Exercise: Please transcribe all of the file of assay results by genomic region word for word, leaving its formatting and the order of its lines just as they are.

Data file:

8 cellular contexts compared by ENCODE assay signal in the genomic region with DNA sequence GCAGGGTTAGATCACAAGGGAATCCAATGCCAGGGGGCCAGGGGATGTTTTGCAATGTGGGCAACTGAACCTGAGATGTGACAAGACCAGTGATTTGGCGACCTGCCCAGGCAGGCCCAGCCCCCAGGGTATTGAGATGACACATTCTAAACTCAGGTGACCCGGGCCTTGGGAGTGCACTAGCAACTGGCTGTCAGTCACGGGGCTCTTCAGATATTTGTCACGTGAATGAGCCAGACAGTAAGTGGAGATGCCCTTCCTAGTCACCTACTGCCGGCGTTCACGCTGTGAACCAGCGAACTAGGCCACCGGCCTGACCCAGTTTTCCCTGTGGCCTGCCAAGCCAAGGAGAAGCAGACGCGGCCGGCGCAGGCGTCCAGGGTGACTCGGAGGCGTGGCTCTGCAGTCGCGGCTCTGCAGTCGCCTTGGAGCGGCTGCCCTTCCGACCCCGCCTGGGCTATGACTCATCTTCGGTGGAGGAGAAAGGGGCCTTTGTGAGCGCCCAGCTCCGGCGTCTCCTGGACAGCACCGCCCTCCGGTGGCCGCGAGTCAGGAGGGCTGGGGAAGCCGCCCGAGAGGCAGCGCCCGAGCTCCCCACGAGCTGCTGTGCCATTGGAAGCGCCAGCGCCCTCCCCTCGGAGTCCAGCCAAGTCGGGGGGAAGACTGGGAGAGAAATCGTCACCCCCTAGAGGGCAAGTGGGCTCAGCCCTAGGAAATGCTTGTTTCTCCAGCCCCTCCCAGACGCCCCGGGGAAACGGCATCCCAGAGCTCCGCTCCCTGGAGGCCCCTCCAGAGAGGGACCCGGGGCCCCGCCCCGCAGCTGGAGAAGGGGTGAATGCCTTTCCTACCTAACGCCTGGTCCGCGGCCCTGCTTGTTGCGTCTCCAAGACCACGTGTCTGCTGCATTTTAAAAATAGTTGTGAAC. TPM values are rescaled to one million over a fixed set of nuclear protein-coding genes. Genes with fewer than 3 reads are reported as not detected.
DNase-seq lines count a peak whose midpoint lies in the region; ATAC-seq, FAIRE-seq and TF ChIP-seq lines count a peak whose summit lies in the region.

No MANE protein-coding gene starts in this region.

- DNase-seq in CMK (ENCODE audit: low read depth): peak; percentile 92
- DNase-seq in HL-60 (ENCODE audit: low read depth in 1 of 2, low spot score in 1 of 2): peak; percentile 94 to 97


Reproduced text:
8 cellular contexts compared by ENCODE assay signal in the genomic region with DNA sequence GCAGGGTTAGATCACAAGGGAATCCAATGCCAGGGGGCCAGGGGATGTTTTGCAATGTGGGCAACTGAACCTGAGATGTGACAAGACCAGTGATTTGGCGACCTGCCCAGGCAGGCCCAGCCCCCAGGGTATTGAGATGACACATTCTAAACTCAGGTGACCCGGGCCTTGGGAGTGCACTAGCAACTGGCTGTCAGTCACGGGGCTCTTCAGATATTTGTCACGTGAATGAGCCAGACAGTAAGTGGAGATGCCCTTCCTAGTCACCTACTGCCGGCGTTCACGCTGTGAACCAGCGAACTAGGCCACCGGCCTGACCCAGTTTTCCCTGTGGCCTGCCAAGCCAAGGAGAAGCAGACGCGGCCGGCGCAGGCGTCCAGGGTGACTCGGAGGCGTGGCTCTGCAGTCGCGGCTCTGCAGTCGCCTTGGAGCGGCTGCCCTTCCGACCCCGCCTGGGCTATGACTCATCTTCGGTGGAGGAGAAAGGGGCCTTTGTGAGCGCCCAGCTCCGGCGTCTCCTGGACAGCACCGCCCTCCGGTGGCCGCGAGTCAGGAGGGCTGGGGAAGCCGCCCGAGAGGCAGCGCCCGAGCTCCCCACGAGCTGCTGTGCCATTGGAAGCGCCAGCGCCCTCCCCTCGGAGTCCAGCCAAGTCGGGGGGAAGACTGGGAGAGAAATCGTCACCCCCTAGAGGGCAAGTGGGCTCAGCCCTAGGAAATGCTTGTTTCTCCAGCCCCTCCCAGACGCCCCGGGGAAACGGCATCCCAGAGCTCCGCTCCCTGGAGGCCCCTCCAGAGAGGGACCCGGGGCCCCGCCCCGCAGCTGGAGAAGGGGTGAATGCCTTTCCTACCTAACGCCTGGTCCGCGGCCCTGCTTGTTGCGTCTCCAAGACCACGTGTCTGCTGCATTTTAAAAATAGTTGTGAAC. TPM values are rescaled to one million over a fixed set of nuclear protein-coding genes. Genes with fewer than 3 reads are reported as not detected.
DNase-seq lines count a peak whose midpoint lies in the region; ATAC-seq, FAIRE-seq and TF ChIP-seq lines count a peak whose summit lies in the region.

No MANE protein-coding gene starts in this region.

- DNase-seq in CMK (ENCODE audit: low read depth): peak; percentile 92
- DNase-seq in HL-60 (ENCODE audit: low read depth in 1 of 2, low spot score in 1 of 2): peak; percentile 94 to 97